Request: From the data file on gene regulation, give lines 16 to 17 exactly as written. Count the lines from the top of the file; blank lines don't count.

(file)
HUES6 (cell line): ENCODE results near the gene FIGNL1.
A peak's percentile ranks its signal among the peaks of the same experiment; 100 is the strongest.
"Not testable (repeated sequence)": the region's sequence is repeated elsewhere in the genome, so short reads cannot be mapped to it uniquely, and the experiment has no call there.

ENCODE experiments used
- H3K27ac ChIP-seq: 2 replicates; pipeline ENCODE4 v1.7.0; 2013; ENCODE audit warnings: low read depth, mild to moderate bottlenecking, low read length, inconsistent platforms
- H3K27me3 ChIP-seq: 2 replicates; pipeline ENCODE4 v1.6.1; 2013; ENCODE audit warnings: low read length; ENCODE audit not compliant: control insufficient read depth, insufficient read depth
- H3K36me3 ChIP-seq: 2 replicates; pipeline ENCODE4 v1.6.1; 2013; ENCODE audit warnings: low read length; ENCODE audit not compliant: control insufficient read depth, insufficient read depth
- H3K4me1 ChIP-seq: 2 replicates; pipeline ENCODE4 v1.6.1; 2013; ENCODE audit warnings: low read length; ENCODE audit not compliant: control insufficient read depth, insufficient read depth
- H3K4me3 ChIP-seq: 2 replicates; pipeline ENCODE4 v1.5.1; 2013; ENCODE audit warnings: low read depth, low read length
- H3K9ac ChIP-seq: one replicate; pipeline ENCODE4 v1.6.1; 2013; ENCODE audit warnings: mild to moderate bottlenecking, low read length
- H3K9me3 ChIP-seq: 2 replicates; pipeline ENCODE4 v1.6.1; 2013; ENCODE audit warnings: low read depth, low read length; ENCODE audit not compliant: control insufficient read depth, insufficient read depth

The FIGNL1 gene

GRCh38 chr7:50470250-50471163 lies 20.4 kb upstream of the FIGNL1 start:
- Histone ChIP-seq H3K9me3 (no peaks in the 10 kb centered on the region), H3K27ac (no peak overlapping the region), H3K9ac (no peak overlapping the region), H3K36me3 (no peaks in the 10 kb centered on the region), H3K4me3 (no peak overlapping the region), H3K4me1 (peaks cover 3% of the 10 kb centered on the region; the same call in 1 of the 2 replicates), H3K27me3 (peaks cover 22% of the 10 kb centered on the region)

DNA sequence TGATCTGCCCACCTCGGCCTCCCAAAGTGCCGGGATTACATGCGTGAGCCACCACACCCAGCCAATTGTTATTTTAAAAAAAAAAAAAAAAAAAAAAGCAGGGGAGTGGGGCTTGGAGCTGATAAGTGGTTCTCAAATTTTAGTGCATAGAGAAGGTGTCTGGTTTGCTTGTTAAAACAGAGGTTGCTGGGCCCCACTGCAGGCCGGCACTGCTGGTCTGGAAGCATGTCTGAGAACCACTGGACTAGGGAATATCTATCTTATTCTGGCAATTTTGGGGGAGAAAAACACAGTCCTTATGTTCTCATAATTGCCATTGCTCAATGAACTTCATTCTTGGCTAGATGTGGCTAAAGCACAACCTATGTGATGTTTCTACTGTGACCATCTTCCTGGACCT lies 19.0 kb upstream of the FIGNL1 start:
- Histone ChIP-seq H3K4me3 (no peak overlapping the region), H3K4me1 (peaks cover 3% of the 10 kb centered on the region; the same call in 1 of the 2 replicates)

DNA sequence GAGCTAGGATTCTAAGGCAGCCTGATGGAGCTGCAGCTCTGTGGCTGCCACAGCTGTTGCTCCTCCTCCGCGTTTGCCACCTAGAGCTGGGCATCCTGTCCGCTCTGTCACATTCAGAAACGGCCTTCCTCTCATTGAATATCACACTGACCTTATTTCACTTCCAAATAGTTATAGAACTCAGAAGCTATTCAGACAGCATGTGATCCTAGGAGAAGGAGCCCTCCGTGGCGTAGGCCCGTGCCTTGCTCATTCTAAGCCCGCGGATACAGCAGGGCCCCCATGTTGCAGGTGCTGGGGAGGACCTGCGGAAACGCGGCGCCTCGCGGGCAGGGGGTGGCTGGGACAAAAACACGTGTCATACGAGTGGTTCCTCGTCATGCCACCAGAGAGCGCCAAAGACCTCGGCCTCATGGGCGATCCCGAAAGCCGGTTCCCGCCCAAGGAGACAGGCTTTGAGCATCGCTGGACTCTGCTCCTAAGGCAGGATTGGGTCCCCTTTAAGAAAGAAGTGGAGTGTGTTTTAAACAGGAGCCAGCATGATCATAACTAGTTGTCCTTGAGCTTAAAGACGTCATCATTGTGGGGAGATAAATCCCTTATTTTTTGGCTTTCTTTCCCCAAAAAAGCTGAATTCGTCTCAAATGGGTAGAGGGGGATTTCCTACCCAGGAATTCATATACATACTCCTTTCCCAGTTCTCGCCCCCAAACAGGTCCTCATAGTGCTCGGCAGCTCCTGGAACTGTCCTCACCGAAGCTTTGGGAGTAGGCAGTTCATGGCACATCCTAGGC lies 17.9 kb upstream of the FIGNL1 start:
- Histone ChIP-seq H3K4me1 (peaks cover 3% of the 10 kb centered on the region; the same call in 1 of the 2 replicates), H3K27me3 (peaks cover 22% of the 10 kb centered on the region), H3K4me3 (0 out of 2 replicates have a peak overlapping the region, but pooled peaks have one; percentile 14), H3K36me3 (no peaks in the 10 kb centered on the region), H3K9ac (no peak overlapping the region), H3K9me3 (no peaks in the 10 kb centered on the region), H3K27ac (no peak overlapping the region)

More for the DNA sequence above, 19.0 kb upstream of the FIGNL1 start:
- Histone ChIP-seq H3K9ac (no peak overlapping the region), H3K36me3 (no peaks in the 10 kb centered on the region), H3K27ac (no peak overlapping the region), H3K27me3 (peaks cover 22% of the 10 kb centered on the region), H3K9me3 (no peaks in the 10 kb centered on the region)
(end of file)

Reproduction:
- Histone ChIP-seq H3K4me3 (no peak overlapping the region), H3K4me1 (peaks cover 3% of the 10 kb centered on the region; the same call in 1 of the 2 replicates)

DNA sequence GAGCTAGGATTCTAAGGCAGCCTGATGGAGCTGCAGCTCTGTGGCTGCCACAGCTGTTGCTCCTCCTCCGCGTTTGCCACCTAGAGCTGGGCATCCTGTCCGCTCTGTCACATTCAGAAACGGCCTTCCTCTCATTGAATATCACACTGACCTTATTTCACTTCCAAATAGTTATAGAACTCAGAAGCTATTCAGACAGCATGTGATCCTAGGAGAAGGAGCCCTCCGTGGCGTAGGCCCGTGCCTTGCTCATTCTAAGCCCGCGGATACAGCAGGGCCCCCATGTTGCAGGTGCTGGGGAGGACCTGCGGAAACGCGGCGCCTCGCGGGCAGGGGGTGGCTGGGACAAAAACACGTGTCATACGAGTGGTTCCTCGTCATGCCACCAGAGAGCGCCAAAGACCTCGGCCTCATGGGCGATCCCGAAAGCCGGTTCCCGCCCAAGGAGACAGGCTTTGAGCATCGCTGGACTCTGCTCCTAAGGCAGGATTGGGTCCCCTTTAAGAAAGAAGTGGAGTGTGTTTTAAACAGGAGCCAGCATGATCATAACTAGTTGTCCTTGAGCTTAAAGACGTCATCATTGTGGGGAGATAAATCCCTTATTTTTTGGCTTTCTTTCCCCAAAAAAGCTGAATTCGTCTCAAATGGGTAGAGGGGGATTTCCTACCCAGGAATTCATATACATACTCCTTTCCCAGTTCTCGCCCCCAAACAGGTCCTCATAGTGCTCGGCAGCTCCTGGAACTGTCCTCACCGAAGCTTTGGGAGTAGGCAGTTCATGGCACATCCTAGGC lies 17.9 kb upstream of the FIGNL1 start: